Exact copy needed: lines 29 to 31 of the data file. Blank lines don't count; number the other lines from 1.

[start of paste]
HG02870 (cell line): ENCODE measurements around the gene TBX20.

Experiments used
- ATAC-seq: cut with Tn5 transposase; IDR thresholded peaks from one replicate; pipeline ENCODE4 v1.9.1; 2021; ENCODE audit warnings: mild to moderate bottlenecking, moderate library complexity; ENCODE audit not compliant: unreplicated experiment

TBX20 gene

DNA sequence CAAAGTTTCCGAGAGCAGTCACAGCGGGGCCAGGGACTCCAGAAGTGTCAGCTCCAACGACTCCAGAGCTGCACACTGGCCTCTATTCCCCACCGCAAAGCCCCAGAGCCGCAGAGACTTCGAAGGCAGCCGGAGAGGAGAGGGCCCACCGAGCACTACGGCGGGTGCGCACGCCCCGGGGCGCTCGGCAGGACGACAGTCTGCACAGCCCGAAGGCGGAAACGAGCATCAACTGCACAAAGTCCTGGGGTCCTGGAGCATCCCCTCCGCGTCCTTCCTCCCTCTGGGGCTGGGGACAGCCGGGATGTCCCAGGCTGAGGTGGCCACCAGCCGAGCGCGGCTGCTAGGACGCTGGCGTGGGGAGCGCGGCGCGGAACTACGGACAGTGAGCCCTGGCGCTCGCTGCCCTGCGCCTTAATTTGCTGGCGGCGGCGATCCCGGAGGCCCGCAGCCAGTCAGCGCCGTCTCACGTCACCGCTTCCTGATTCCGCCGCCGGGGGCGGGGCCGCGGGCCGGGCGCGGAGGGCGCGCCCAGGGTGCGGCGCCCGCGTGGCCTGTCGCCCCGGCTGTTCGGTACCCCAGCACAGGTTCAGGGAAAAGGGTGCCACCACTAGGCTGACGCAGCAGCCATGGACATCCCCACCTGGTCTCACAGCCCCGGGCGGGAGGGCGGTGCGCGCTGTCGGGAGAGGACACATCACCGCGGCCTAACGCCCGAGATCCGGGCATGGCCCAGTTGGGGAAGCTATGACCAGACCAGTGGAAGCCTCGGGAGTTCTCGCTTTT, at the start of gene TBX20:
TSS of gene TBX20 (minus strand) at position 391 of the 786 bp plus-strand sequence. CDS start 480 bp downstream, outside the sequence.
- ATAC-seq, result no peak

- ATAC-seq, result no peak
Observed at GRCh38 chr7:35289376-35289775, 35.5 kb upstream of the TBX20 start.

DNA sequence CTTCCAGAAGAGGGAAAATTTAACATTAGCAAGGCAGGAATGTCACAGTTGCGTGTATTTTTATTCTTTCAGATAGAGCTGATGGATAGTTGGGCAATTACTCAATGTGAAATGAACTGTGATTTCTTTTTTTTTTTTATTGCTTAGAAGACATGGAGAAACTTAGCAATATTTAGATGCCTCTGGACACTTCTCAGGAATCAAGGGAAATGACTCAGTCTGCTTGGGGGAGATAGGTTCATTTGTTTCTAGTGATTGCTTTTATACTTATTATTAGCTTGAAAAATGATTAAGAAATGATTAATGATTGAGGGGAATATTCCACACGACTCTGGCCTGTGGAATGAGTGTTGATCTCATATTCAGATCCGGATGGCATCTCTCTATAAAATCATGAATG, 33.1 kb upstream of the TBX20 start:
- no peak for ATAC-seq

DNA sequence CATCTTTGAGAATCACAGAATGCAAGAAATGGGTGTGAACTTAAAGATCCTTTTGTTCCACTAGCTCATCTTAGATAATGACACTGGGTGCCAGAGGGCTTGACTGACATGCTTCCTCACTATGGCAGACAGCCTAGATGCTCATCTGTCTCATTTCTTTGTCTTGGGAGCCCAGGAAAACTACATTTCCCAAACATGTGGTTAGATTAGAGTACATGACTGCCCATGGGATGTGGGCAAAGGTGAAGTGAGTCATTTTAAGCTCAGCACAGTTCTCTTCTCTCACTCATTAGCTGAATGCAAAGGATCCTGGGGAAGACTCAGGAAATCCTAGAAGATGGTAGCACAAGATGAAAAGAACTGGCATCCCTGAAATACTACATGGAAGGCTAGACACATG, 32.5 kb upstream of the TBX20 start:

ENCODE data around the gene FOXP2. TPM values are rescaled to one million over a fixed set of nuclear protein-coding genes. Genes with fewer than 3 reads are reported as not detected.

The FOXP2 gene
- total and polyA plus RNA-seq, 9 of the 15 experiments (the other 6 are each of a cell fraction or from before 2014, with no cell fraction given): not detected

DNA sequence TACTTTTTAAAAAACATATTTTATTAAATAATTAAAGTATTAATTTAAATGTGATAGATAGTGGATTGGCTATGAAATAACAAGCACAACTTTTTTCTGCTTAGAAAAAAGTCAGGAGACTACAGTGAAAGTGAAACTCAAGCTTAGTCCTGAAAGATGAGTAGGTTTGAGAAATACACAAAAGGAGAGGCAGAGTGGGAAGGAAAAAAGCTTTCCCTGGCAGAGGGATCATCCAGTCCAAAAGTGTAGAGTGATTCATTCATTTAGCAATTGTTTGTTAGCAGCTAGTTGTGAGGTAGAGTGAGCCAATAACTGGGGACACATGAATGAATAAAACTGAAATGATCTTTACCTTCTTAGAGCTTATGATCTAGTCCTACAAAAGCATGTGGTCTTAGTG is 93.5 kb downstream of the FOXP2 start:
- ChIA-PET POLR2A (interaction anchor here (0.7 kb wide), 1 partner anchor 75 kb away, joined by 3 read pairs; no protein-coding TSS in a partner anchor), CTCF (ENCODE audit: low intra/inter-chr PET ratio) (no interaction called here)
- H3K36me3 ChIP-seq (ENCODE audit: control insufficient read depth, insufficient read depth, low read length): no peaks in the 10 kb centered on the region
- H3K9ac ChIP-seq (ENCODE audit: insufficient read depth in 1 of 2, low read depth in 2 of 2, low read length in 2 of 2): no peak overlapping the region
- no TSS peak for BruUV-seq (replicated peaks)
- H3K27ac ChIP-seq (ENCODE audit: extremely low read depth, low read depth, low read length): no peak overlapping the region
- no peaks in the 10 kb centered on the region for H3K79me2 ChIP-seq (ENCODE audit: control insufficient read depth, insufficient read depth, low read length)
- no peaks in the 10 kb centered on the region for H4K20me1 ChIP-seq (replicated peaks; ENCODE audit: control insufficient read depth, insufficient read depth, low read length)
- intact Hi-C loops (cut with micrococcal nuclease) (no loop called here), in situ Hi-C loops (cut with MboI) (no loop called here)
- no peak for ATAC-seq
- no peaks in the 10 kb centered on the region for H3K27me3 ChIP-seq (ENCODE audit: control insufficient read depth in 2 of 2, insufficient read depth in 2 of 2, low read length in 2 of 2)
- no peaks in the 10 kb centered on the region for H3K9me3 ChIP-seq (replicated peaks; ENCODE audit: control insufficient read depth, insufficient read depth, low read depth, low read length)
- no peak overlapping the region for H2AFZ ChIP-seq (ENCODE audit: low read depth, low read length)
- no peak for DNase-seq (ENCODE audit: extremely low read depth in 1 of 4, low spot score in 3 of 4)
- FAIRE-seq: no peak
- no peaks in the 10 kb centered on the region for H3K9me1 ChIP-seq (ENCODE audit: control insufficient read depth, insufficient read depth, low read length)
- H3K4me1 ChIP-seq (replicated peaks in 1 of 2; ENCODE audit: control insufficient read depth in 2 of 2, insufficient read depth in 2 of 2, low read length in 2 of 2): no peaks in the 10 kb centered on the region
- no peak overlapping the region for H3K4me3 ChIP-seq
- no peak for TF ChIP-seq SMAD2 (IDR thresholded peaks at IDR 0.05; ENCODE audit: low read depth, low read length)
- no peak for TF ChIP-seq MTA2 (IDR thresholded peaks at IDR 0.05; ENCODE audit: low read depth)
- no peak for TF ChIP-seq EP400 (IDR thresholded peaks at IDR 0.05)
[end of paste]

- no peak for DNase-seq (ENCODE audit: extremely low read depth in 1 of 4, low spot score in 3 of 4)
- FAIRE-seq: no peak
- no peaks in the 10 kb centered on the region for H3K9me1 ChIP-seq (ENCODE audit: control insufficient read depth, insufficient read depth, low read length)